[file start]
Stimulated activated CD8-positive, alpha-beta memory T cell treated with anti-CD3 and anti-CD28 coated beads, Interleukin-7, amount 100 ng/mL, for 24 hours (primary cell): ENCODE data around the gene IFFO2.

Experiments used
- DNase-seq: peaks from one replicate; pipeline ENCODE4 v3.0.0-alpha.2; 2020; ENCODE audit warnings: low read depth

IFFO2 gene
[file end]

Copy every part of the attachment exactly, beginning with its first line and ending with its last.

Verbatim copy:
Stimulated activated CD8-positive, alpha-beta memory T cell treated with anti-CD3 and anti-CD28 coated beads, Interleukin-7, amount 100 ng/mL, for 24 hours (primary cell): ENCODE data around the gene IFFO2.

Experiments used
- DNase-seq: peaks from one replicate; pipeline ENCODE4 v3.0.0-alpha.2; 2020; ENCODE audit warnings: low read depth

IFFO2 gene